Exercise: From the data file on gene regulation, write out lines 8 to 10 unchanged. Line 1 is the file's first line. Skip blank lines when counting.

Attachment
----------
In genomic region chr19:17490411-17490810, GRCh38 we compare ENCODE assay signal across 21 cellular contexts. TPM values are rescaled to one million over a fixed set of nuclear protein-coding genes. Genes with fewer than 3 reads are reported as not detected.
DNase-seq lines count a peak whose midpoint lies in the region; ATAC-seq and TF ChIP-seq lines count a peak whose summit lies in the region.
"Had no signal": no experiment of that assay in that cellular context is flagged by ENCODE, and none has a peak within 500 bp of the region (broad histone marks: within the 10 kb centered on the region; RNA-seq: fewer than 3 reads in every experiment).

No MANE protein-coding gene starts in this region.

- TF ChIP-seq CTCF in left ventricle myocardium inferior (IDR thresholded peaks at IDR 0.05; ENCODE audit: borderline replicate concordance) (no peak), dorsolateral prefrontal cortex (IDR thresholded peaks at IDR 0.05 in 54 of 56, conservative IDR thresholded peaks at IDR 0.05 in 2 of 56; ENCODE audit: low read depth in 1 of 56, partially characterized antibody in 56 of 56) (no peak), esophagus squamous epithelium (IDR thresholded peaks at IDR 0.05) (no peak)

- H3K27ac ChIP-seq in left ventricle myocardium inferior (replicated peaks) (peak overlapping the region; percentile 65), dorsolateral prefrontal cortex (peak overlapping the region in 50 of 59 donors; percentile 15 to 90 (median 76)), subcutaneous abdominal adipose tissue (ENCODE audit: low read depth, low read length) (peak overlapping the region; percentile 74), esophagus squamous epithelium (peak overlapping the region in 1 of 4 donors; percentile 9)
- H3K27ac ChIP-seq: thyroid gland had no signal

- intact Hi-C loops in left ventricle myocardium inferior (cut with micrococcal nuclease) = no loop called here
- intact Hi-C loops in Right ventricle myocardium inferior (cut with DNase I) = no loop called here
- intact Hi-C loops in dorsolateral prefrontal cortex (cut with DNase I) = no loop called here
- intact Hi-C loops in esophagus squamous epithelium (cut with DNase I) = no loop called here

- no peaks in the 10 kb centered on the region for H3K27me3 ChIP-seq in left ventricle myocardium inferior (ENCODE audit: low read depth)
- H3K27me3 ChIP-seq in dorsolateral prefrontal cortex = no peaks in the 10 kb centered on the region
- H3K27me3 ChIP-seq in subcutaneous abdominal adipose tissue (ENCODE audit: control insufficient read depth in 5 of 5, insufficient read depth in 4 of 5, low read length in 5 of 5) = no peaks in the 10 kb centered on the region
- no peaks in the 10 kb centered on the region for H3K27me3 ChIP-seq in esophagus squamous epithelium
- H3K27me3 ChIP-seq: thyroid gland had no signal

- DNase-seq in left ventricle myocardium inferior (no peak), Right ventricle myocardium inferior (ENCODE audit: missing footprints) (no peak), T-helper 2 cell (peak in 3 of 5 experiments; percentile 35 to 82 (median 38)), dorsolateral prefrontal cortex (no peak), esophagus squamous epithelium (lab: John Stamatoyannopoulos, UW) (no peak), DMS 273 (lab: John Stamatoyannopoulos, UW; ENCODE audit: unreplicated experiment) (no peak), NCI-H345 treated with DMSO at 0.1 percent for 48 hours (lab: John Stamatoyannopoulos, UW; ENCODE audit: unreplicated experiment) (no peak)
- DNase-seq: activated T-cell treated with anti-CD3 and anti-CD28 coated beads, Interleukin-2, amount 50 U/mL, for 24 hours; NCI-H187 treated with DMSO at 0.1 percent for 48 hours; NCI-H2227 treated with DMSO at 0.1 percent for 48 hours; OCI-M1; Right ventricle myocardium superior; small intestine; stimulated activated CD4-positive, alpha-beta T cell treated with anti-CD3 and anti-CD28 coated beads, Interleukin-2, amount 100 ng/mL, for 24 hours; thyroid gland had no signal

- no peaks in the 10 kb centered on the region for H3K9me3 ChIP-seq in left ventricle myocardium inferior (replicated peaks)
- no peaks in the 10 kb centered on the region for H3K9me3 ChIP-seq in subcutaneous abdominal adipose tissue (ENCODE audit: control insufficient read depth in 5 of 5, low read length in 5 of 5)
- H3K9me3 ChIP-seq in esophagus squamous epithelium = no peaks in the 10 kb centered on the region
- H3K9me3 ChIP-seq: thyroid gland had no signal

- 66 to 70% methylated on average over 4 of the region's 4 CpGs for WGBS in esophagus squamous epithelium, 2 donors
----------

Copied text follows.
- intact Hi-C loops in left ventricle myocardium inferior (cut with micrococcal nuclease) = no loop called here
- intact Hi-C loops in Right ventricle myocardium inferior (cut with DNase I) = no loop called here
- intact Hi-C loops in dorsolateral prefrontal cortex (cut with DNase I) = no loop called here